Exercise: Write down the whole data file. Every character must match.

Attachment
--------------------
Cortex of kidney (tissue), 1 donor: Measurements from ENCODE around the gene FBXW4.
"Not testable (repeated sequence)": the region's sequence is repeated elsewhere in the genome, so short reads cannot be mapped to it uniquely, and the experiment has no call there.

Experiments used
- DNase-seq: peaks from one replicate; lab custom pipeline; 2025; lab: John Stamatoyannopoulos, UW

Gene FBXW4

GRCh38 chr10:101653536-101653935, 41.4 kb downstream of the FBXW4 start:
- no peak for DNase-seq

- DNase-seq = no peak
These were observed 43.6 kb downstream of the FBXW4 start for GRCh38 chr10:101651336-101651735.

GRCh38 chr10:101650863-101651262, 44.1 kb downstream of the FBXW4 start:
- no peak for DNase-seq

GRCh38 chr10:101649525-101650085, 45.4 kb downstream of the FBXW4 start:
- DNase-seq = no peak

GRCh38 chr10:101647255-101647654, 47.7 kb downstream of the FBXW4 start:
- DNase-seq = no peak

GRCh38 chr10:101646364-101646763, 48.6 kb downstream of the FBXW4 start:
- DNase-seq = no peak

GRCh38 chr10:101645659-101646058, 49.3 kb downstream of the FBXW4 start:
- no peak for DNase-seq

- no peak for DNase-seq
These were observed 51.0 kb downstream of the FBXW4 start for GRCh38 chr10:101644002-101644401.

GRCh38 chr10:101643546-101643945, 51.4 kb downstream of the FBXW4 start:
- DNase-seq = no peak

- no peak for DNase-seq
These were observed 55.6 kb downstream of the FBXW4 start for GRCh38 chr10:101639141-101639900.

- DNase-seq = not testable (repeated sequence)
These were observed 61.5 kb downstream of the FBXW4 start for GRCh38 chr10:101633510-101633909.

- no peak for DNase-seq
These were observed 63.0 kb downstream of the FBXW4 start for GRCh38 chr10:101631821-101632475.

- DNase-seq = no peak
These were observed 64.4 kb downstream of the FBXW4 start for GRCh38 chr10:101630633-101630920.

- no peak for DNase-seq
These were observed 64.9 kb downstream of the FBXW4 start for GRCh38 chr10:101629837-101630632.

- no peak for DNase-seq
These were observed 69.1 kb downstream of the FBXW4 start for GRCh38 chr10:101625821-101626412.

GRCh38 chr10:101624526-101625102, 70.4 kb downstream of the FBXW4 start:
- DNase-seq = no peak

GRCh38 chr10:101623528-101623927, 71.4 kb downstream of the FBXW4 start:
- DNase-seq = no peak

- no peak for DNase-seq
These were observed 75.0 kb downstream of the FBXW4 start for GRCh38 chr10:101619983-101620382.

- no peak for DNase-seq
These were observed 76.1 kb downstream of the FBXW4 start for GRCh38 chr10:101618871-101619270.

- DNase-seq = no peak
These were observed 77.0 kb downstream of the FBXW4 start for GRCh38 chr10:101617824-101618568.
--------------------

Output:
Cortex of kidney (tissue), 1 donor: Measurements from ENCODE around the gene FBXW4.
"Not testable (repeated sequence)": the region's sequence is repeated elsewhere in the genome, so short reads cannot be mapped to it uniquely, and the experiment has no call there.

Experiments used
- DNase-seq: peaks from one replicate; lab custom pipeline; 2025; lab: John Stamatoyannopoulos, UW

Gene FBXW4

GRCh38 chr10:101653536-101653935, 41.4 kb downstream of the FBXW4 start:
- no peak for DNase-seq

- DNase-seq = no peak
These were observed 43.6 kb downstream of the FBXW4 start for GRCh38 chr10:101651336-101651735.

GRCh38 chr10:101650863-101651262, 44.1 kb downstream of the FBXW4 start:
- no peak for DNase-seq

GRCh38 chr10:101649525-101650085, 45.4 kb downstream of the FBXW4 start:
- DNase-seq = no peak

GRCh38 chr10:101647255-101647654, 47.7 kb downstream of the FBXW4 start:
- DNase-seq = no peak

GRCh38 chr10:101646364-101646763, 48.6 kb downstream of the FBXW4 start:
- DNase-seq = no peak

GRCh38 chr10:101645659-101646058, 49.3 kb downstream of the FBXW4 start:
- no peak for DNase-seq

- no peak for DNase-seq
These were observed 51.0 kb downstream of the FBXW4 start for GRCh38 chr10:101644002-101644401.

GRCh38 chr10:101643546-101643945, 51.4 kb downstream of the FBXW4 start:
- DNase-seq = no peak

- no peak for DNase-seq
These were observed 55.6 kb downstream of the FBXW4 start for GRCh38 chr10:101639141-101639900.

- DNase-seq = not testable (repeated sequence)
These were observed 61.5 kb downstream of the FBXW4 start for GRCh38 chr10:101633510-101633909.

- no peak for DNase-seq
These were observed 63.0 kb downstream of the FBXW4 start for GRCh38 chr10:101631821-101632475.

- DNase-seq = no peak
These were observed 64.4 kb downstream of the FBXW4 start for GRCh38 chr10:101630633-101630920.

- no peak for DNase-seq
These were observed 64.9 kb downstream of the FBXW4 start for GRCh38 chr10:101629837-101630632.

- no peak for DNase-seq
These were observed 69.1 kb downstream of the FBXW4 start for GRCh38 chr10:101625821-101626412.

GRCh38 chr10:101624526-101625102, 70.4 kb downstream of the FBXW4 start:
- DNase-seq = no peak

GRCh38 chr10:101623528-101623927, 71.4 kb downstream of the FBXW4 start:
- DNase-seq = no peak

- no peak for DNase-seq
These were observed 75.0 kb downstream of the FBXW4 start for GRCh38 chr10:101619983-101620382.

- no peak for DNase-seq
These were observed 76.1 kb downstream of the FBXW4 start for GRCh38 chr10:101618871-101619270.

- DNase-seq = no peak
These were observed 77.0 kb downstream of the FBXW4 start for GRCh38 chr10:101617824-101618568.